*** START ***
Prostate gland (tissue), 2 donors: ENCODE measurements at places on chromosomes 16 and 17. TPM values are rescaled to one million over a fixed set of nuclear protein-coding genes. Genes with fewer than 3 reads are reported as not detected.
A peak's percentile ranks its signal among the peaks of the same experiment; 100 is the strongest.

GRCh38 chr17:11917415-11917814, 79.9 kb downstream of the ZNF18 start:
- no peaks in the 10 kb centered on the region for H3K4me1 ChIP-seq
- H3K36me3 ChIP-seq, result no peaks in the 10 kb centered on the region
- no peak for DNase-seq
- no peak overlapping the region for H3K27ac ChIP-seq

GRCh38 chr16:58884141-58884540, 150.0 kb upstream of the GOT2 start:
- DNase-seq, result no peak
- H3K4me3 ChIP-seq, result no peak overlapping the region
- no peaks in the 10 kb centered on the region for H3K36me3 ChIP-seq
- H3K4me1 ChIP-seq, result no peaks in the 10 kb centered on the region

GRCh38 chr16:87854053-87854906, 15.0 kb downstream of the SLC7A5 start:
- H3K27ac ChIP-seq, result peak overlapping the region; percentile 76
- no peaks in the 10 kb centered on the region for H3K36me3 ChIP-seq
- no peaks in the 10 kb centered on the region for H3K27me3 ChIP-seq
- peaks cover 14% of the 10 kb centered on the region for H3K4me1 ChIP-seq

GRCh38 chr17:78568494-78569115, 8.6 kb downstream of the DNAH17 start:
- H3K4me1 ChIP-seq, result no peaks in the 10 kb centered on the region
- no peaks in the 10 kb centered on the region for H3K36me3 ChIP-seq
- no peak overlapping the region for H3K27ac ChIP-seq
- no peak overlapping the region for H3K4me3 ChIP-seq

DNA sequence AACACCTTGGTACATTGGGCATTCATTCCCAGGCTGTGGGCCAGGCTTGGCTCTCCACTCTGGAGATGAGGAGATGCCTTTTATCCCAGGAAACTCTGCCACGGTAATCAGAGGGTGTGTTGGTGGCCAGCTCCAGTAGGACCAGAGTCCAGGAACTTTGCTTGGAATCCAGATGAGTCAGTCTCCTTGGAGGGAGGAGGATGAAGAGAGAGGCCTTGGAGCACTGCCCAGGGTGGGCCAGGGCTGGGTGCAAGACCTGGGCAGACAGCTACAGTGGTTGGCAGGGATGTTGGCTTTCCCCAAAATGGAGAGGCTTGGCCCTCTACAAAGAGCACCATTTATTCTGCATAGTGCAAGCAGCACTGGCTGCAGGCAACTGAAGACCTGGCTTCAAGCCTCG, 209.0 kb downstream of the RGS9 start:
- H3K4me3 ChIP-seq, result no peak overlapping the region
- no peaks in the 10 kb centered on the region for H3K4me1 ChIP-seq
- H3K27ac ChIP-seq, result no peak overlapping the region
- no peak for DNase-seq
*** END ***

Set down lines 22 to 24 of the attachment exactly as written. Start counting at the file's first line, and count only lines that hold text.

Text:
- no peak overlapping the region for H3K4me3 ChIP-seq

DNA sequence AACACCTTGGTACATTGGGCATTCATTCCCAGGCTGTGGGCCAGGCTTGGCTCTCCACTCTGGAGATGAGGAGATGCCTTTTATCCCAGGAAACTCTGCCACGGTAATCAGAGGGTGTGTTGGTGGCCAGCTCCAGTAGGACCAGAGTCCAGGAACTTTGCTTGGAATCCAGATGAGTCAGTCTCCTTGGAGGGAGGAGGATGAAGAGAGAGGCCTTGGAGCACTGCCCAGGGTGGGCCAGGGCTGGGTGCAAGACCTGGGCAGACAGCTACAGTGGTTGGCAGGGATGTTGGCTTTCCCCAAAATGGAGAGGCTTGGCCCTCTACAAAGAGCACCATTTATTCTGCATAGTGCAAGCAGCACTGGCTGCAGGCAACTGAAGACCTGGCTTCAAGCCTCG, 209.0 kb downstream of the RGS9 start:
- H3K4me3 ChIP-seq, result no peak overlapping the region